Former hunt club protected near Paw Paw
More than 2,500 acres of forestland overlooking the Potomac Bends near Paw Paw have now been protected, reports the West Virginia Division of Forestry and The Conservation Fund.
The announcement ends a seven-year effort that included cooperative efforts by the West Virginia congressional delegation and the U.S. Forest Service.
“The proper conservation of this land has far-reaching benefits that will be appreciated beyond the borders of our state and by many future generations of West Virginians.” said Governor Joe Manchin.
“Present and future generations will continue to receive timber, wildlife and water quality benefits from this working forest.” said Randy Dye, director of the West Virginia Division of Forestry.
Was a hunting club
Used for many years by the Tri-State Sports Club for hunting, the property provides habitat for white-tailed deer, black bear, grey squirrel, fox squirrel, turkey, ruffed grouse and other species common to this region.
The previous owner also had timbering conducted by professional foresters. Opportunities for timber management and harvesting will continue. The property will be managed through a Forest Stewardship Plan.
Given its proximity to the Washington metropolitan area,
the property had been eyed for development. In 2003, The Conservation Fund, with support from the Claude Worthington Benedum Foundation, purchased the land from Wally Moore, Jr., and worked with the State of West Virginia to permanently preserve the property.
“This protects both sides of Sideling Mountain, which rises between the Potomac and Cacapon rivers, not far from Cacapon Resort State Park and Berkeley Springs,” said Reggie Hall of The Conservation Fund.
“With its captivating views, prime wildlife habitat, excellent forestry opportunities and invaluable natural resources, this property had been a high priority for conservation, and we’re glad we could work with the state of West Virginia and the U.S. Forest Service to make it happen,” Hall said.
With bipartisan support in Congress from the late U.S. Senator Robert Byrd, Senator Jay Rockefeller and Congresswoman Shelley Moore Capito, the state received federal funding to purchase a conservation easement on the property.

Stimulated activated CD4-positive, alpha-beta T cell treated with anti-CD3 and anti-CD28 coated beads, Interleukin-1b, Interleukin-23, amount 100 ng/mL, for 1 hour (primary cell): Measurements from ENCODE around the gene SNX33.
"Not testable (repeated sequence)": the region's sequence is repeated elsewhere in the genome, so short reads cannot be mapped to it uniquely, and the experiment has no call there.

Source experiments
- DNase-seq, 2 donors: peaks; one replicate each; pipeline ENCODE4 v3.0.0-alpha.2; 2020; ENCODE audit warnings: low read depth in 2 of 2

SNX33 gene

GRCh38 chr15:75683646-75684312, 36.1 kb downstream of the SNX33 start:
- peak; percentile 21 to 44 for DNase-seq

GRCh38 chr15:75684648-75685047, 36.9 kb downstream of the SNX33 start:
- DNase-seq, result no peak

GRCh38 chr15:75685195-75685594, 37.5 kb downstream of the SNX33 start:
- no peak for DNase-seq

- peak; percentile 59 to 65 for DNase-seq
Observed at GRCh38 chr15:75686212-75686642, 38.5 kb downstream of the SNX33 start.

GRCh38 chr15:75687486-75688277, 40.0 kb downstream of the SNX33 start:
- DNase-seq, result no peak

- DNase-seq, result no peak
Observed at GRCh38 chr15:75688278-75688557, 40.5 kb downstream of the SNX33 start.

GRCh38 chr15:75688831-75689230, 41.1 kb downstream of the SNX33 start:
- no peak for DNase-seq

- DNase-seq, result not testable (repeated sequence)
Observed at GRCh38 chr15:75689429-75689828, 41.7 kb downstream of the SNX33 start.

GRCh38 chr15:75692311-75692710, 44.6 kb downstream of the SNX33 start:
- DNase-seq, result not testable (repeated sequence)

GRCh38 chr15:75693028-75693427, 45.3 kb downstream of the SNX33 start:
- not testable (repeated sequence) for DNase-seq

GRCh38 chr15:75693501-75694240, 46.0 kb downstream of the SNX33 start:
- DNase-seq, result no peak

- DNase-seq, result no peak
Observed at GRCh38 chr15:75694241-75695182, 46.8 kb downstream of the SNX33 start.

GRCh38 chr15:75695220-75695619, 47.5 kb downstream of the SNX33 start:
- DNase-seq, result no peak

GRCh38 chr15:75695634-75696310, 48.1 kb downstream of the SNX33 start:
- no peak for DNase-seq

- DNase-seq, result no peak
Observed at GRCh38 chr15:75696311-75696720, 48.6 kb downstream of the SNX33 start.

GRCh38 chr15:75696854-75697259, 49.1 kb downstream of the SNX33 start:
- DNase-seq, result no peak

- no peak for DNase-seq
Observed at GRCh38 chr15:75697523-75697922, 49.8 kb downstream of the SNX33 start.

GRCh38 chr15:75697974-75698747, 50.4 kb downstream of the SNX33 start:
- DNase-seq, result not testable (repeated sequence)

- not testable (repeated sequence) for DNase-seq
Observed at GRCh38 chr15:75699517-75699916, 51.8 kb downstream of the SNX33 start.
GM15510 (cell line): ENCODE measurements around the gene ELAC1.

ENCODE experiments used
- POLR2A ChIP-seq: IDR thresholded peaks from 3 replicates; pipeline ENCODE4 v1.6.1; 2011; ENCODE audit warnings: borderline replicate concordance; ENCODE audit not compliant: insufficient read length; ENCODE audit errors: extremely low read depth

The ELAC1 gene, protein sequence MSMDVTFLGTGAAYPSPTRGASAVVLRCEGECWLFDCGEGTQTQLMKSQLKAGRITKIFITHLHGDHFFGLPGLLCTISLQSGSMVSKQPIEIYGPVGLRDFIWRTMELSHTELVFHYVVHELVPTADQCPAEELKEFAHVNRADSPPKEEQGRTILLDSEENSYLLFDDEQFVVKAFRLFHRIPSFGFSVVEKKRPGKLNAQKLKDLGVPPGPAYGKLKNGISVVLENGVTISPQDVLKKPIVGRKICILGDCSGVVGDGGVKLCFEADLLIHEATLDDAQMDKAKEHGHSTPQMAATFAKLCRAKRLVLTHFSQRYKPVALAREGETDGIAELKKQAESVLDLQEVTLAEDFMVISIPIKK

The easement permanently restricts the type and amount of development that can occur on the land. This allows the property to remain privately owned while ensuring opportunities for hunting and long-term forestry.
“Forest preservation and sustainable forest management are critical to Chesapeake Bay water quality recovery and restoration,” said Nancy Ailes, director of the Cacapon & Lost Rivers Land Trust.
“We are working to protect connected parcels in Morgan County adjacent to the Cacapon State Park, eventually connecting the park to this parcel,” Ailes said. “When adjoining parcels are protected, the sum of the conservation values is greater than isolated tracts of protected land in a sea of development.”
“This project dramatically expands the conservation of the forested slopes and critical high ridges of Morgan County that are so important for watershed protection and for migrating wildlife,” said Peter Smith, president of the Potomac Valley Audubon Society, which oversees the Eidolon Nature Preserve on Sideling Hill.
The Conservation Fund currently owns the land but intends to sell it to a conservation-minded individual or group. Regardless of who owns the property, it will be protected by the conservation easement.
The Forest Legacy Program, administered cooperatively by the U.S. Forest Service and the West Virginia Division of Forestry, protects significant forestland from conversion to non-forest uses through use of conservation easements.